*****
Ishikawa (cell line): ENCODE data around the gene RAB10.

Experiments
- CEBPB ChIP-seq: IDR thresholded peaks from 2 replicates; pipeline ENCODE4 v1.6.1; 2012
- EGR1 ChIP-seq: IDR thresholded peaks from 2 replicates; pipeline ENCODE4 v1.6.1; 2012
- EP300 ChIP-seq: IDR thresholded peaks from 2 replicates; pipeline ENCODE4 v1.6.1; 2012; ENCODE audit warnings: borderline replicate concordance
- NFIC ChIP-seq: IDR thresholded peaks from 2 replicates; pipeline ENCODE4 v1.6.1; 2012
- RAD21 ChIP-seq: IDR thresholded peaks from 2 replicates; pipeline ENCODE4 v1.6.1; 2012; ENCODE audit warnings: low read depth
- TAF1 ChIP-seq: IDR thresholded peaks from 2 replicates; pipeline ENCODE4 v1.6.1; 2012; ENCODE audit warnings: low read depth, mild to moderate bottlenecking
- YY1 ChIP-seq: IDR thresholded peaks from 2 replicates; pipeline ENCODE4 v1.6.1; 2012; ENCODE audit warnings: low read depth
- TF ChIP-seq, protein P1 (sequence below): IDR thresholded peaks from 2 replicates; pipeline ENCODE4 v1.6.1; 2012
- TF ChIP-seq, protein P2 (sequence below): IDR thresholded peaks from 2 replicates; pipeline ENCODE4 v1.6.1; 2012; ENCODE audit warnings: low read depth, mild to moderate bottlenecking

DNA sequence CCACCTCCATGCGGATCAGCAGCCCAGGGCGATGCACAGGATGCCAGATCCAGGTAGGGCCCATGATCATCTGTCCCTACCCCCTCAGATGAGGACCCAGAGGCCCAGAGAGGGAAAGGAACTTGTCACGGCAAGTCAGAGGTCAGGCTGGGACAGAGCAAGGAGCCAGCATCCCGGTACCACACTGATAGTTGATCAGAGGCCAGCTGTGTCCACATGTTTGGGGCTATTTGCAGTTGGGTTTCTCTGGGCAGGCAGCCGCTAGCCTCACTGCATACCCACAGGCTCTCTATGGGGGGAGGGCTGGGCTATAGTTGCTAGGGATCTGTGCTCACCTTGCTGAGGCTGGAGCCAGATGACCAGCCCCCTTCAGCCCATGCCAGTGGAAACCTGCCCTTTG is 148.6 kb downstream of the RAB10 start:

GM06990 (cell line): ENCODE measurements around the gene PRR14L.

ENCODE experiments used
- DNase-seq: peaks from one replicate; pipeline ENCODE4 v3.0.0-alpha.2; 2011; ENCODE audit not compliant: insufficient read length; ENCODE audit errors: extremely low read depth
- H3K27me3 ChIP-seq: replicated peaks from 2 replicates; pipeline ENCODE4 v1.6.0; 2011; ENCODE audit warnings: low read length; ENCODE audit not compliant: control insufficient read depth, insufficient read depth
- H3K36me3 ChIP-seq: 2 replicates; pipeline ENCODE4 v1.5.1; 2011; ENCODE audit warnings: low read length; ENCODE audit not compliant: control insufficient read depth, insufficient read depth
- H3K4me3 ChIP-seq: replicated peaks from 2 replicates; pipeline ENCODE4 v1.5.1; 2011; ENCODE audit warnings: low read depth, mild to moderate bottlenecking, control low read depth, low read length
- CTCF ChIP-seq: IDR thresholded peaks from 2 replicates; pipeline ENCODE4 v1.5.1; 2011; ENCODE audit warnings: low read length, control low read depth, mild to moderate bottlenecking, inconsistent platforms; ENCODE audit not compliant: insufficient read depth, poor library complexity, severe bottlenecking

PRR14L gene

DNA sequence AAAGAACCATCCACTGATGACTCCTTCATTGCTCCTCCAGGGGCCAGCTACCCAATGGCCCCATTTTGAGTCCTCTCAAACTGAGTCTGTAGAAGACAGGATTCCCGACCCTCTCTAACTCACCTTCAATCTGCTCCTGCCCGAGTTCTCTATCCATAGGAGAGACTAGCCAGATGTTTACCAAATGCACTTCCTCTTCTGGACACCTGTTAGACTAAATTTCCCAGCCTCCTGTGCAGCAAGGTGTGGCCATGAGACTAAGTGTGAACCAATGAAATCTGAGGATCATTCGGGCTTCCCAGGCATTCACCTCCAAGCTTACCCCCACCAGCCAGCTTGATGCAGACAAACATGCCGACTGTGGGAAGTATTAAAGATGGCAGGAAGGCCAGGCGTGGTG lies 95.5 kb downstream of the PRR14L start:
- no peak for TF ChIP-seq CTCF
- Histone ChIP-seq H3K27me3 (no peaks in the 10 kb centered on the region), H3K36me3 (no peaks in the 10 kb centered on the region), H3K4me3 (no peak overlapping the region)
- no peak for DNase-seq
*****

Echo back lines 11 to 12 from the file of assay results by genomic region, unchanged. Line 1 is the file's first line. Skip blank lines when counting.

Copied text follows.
- TF ChIP-seq, protein P2 (sequence below): IDR thresholded peaks from 2 replicates; pipeline ENCODE4 v1.6.1; 2012; ENCODE audit warnings: low read depth, mild to moderate bottlenecking

DNA sequence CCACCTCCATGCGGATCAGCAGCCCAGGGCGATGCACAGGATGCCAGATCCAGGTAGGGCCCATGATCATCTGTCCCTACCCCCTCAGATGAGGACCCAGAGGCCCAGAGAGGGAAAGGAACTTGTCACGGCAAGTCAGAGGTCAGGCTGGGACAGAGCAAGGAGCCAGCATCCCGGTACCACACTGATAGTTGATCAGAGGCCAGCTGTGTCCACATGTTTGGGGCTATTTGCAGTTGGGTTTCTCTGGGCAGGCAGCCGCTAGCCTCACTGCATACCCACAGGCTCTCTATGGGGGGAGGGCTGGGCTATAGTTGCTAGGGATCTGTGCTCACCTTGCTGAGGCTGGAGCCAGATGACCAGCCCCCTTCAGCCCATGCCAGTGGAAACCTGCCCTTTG is 148.6 kb downstream of the RAB10 start: